This weekend, Aereo, a cloud-based startup that allows you to watch local TV for a small monthly fee, suspended operations. This expected decision came in the wake of a ruling by the U.S. Supreme Court that Aereo was infringing on a broadcaster's copyright, which pretty much put the kibosh on the service.
Now it's widely expected that the company is done, and there will be no coming back, although I suppose it's possible Aereo might try to reach a retransmission agreement with the TV stations, which would put it in essentially the same boat as a cable or satellite TV service. But its smaller footprint and limited choices would keep it at a competitive disadvantage.
In passing, it's curious that Aereo was funded by IAC, an Internet company chaired by Barry Diller, who was chairman of Paramount Pictures for a decade. His entertainment industry background would seem to put him in a curious position to be involved in such a venture.
As for Aereo, it's methodology was carefully crafted, no doubt to attempt to skirt the need to secure rights from the broadcasters. Basically, you leased a tiny TV antenna on their cloud-based network, and you received the stations on an Internet connected device, such as a personal computer, tablet, or smartphone. But not a TV, though you could feed it to a TV with a streaming set top box, such as an Apple TV.
To Aereo, this was all the equivalent of hooking up a TV antenna on your own set, but it wasn't, since the signal was being sent to you online from a reception point at their datacenter. This is a distinction that the company's lawyers argued, and the logic was found wanting. Those who supported the Supreme Court's decision suggested that Aereo's scheme was finely tuned to avoid having to confront a copyright issue. Regardless, the matter is settled.
This doesn't stop you, of course, from buying your own TV antenna at the local Best Buy or Radio Shack and coping with the irregularities of over-the-air reception. Having tried it recently, I understand why most people are happy to embrace cable or satellite TV, or one of the streaming services, such as Netflix and iTunes. Unless you are fairly close to the transmitter, and don't have large buildings getting in the way, getting a crisp digital signal constantly may be hit or mess. From my location, about 20 air miles from the largest local stations in Phoenix, reception was definitely hit or miss, with frequent breakup.
This inconsistent reception, particularly in the fringes, was the main reason the cable TV industry was created in the first place, starting up in small cities that were distant from most or all TV stations. They consisted of building one or large antennas to receive the distant stations, and feeding the signal over a network of cables and amplifiers to your home. Only later were cable TV outfits mandated by the FCC to broadcast local content, and it didn't take long for cable-only channels, some premium, to rise and flourish.
Indeed, the top-rated cable channels, such as USA Network, TNT, FX, HBO and Showtime, often have shows with ratings that come extremely close to those of broadcast TV. They have strategically scheduled their new shows to be presented during the summer and winter months where broadcast networks are polluted with reruns and silly reality programs that few ought to care about.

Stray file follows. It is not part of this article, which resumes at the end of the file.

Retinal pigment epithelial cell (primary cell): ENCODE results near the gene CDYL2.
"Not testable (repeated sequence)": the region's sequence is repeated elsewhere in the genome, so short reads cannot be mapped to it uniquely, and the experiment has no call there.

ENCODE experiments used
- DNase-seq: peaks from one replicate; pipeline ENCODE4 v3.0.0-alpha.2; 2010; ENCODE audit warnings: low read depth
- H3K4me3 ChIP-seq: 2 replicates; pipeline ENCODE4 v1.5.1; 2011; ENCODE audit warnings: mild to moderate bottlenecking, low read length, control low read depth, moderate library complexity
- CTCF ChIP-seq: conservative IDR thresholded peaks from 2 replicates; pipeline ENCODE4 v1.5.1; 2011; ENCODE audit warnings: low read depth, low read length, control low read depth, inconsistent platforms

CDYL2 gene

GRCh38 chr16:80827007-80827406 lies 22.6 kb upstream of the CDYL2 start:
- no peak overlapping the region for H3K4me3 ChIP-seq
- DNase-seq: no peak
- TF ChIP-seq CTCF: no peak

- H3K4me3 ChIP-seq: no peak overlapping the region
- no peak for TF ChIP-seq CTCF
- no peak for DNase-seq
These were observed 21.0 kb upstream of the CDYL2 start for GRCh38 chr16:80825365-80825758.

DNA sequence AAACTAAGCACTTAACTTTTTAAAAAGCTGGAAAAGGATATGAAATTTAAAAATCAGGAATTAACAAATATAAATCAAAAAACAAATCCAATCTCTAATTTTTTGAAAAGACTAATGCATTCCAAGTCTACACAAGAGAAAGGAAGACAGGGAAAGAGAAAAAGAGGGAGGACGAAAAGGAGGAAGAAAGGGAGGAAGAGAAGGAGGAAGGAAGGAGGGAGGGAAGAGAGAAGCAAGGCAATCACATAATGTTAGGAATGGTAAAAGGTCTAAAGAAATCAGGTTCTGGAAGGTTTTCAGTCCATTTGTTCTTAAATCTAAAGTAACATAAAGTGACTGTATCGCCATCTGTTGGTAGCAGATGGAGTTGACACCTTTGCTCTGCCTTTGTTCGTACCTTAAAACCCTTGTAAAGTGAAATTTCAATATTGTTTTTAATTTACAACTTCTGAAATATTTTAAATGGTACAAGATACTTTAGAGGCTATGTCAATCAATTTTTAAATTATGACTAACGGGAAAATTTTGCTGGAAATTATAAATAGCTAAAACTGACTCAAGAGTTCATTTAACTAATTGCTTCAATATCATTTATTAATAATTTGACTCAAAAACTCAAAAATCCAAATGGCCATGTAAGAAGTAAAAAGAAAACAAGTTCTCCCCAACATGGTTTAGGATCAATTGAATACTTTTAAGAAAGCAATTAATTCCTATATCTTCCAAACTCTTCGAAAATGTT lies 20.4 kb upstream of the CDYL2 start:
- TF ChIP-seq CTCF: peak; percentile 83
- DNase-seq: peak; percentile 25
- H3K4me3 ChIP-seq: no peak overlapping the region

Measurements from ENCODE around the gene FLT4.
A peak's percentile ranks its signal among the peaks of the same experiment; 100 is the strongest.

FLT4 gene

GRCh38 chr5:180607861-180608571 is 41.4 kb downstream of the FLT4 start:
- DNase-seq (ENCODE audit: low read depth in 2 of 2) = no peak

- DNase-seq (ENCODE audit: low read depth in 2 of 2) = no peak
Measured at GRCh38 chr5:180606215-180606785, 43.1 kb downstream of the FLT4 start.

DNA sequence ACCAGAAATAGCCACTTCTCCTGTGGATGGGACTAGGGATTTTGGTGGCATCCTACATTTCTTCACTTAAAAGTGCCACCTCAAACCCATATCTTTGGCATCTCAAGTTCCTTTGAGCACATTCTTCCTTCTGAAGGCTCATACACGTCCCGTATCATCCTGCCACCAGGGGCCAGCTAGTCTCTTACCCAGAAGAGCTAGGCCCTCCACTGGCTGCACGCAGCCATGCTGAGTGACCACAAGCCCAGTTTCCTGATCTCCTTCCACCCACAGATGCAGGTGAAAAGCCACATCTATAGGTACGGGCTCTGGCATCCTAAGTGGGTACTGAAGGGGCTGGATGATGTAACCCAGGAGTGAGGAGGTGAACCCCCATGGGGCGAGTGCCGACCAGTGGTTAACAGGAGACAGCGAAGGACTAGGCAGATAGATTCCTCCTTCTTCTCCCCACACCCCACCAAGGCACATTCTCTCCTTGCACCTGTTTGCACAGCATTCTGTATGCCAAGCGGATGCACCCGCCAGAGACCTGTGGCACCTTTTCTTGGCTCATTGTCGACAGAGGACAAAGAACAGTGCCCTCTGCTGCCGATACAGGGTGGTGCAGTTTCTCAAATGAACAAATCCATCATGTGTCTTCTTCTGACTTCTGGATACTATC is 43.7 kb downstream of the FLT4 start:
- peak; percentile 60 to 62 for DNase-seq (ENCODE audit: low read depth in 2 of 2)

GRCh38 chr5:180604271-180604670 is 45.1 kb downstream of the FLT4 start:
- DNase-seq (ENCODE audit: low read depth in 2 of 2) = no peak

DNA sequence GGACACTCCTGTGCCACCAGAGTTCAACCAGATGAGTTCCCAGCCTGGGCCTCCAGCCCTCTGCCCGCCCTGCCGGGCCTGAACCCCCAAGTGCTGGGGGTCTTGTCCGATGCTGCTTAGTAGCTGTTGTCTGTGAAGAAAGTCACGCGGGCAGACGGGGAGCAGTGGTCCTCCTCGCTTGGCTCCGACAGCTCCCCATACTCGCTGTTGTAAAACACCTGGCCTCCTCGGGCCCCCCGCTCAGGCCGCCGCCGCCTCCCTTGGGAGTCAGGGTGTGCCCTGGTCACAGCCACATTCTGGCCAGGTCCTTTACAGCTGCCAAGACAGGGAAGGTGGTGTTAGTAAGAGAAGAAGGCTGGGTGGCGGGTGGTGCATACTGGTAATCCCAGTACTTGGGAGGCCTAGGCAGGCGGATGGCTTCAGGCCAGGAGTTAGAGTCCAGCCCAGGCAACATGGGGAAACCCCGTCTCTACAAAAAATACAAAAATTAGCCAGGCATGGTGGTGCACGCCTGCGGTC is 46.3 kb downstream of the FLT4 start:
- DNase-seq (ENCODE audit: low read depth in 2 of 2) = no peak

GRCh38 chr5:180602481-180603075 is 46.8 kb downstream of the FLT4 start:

Indeed, I find that possibly half of the shows I watch nowadays come from one cable network on another. As a practical matter, there's little difference, except that cable, particularly premium channels, will offer tolerate explicit language and images.
As to Aereo, whether the signal comes through copper, coax or fiber doesn't matter. According to the Supreme Court, putting the antenna in the cloud is equivalent to running a cable TV service, which means Aereo should have made retransmission arrangements with the broadcasters. I wouldn't presume to assess the legalities or whether the court was correct, although those participating in this decision came from both sides of the political spectrum.
At the same time, the current contract situation between entertainment companies and cable/satellite systems is untenable. If they can't reach an agreement on retransmission fees, channels are blocked out till the matter is settled. This has already happened, and it's somewhat equivalent to union and management failing to reach an agreement and the workers going out on strike. If the channels are blocked, the customers, who still must pay their bills or be terminated, are inconvenienced. As a result of a new fee arrangement, your price may go up.
In any case, I don't see the Aereo decision impacting other cloud-based services such as Netflix, which licenses all their content, nor such services as Hulu Plus, which is owned by the networks. Perhaps it will impact the startup who wants to find new ways to deliver TV content, but it seems to me that the effort made to avoid paying copyright fees might be better spent finding new and more efficient methods to present the entertainment and information you want.
As for me, had Aereo come to the Phoenix area, the chances that I'd subscribe are zero. I can get some stations via antenna — with the problems I mentioned — without paying anything. And a basic cable or satellite subscription — the cheapest promotional package — is more more than enough to include all the local stations and dozens or perhaps hundreds of others without much fuss or muss.
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